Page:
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FHA downpayment-assistance programs remain under scrutiny, HUD's inspector general says

The Office of Inspector General for the U.S. Department of Housing & Urban Development (HUD) says it is not backing off its scrutiny of higher-priced Federal Housing Administration (FHA) loans that receive downpayment assistance from government-sponsored development authorities.

HUD Inspector General David Montoya said his office strongly disagrees with the agency’s conclusion that a batch of loans originated by NOVA Financial & Investment Corp. met the guidelines of the FHA program and were eligible to be insured. Last year, Montoya’s office, an independent wing of HUD that conducts audits and investigations of the agency’s programs and operations, flagged several hundred premium-priced FHA loans originated by NOVA and other lenders.

In the case of the Arizona-based NOVA program, HUD's inspector general said that 709 loans probably weren't eligible for the FHA backing because borrowers were charged a higher interest rate. The mortgage rate was calculated to recapture the cost of the downpayment assistance, and the additional revenue was eventually funneled back to several government-sponsored downpayment-assistance programs used in the NOVA loans. 

“While we do not have a concern with the overall downpayment-assistance program, we believe this specific aspect, where external lenders are originating FHA loans with ineligible downpayment-assistance gifts and secondary financing — and agree to inflate the interest rate on the borrowers’ FHA loans — violates the law and harms borrowers,” Montoya said in the statement released last week. “We stand behind the audit’s findings and intend to pursue all avenues at our disposal to continue to convey concerns.”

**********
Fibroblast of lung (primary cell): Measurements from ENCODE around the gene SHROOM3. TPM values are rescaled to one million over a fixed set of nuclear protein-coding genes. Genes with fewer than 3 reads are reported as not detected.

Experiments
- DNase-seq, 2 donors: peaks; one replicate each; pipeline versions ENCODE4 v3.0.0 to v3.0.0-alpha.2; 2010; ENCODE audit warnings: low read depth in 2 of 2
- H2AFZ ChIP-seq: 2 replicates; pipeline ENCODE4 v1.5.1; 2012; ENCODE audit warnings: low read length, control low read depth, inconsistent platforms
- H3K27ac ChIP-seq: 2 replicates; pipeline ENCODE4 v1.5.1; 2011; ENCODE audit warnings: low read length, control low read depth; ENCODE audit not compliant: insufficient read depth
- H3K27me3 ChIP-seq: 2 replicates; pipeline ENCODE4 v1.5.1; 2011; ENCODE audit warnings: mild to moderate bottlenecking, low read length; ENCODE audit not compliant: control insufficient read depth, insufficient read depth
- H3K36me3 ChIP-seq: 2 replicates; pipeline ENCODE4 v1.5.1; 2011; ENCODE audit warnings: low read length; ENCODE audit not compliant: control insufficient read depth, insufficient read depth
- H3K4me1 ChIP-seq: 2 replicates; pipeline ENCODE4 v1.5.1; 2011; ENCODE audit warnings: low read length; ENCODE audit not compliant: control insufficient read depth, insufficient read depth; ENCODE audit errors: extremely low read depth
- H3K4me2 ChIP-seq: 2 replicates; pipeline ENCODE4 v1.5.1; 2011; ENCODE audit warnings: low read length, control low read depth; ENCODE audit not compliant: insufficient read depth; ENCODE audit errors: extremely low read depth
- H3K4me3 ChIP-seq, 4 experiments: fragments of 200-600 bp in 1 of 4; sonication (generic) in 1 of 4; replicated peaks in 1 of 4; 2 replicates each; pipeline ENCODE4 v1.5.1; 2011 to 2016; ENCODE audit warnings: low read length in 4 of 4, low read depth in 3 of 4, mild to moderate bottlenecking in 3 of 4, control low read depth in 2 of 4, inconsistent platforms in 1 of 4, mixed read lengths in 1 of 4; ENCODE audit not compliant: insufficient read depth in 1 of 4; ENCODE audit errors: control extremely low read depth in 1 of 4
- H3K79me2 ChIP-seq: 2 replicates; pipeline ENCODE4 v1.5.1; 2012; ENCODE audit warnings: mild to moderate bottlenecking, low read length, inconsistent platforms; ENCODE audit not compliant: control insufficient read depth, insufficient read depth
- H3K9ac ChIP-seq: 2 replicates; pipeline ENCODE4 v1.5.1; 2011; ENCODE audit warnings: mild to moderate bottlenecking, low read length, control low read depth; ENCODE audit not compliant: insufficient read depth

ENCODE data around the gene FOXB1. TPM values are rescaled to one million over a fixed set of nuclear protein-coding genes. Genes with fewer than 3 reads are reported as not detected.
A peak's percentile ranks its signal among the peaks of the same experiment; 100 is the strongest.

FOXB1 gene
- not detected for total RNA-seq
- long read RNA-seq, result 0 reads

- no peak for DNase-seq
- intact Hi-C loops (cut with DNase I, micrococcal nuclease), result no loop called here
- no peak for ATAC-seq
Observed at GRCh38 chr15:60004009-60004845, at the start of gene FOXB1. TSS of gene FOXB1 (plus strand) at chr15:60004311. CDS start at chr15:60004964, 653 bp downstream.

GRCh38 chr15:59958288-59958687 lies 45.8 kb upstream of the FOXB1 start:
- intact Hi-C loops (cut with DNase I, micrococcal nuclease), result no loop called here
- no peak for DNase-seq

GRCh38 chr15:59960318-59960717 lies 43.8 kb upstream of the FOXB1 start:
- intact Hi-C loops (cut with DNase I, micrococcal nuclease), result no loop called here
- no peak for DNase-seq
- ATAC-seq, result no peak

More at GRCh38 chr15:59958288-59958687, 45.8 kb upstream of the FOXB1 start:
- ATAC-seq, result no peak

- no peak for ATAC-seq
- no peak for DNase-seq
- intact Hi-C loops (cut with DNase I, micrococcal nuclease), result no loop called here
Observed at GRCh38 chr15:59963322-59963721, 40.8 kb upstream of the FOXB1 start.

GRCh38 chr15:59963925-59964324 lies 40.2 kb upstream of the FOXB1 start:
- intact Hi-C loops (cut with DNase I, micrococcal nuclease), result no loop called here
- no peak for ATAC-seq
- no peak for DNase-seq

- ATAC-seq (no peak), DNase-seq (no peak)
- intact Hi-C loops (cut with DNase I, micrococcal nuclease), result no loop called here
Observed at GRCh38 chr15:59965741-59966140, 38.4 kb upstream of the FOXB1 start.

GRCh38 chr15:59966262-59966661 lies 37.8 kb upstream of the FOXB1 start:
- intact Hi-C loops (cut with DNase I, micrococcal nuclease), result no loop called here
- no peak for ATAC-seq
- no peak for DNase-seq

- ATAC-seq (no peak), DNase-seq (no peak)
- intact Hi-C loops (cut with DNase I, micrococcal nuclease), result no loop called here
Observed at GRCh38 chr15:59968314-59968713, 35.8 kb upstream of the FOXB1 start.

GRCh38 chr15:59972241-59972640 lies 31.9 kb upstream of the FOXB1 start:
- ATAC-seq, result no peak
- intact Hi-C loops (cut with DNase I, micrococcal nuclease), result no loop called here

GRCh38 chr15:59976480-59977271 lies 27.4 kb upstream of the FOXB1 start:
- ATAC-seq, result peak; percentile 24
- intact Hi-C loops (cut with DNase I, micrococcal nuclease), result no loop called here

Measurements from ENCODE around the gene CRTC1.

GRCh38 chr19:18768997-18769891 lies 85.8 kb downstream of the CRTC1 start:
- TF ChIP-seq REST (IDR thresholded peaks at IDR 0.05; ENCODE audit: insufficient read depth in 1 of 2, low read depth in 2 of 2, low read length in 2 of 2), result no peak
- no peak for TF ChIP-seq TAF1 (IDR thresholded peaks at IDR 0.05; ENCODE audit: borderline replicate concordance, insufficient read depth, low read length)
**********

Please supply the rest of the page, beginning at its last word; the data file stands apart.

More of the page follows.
The office is also auditing HUD’s oversight of FHA loans “originated with ineligible downpayment-assistance gifts and secondary-financing loan programs,” a spokesman indicated on Tuesday.       

“This audit was initiated based on three [inspector general] external-lender audits that determined lenders allowed funds derived from premium-priced mortgages to be used to pay for the borrowers’ downpayment-assistance gifts or secondary financing that was provided by housing-finance agencies,” the spokesman said. 

Montoya’s remarks came after FHA’s top gun Ed Golding strongly endorsed the legality of using downpayment-assistance programs run by state housing authorities. In a blog post last week, Golding said the agency had conducted a thorough investigation and determined that borrowers receiving downpayment assistance would continue to be eligible for agency-backed loans, and the programs “are legal and consistent with the National Housing Act.”  

Golding’s statement was cheered by mortgage-industry trade groups, which have claimed that the scrutiny of NOVA by HUD's inspector general was casting a cloud over the use of downpayment-assistance programs offered by state housing authorities. In a statement, the Mortgage Bankers Association (MBA) said it was “deeply troubled” by the quick pushback from the inspector general.

“Until there is official, authoritative policy guidance from the HUD secretary — published in the Federal Register — we urge lenders to evaluate their ongoing participation in these programs with extreme caution,” MBA wrote last week.    

FHA requires a 3.5 percent downpayment, but numerous programs across the country have sprouted up to help borrowers cover those costs. Rob Chrane, chief executive officer of Down Payment Resource, told Scotsman Guide News last week that about 12 percent of the 2,500 programs in its database were at issue. Most downpayment-assistance programs are associated with state and local housing authorities.

“There was some people who thought that HUD wasn’t pushing back hard enough,” Chrane said. “This seems to be HUD starting to assert their position a little more strongly than they did before. It is not going to go away until the [inspector general] says that, ‘OK, we are satisfied.’” 



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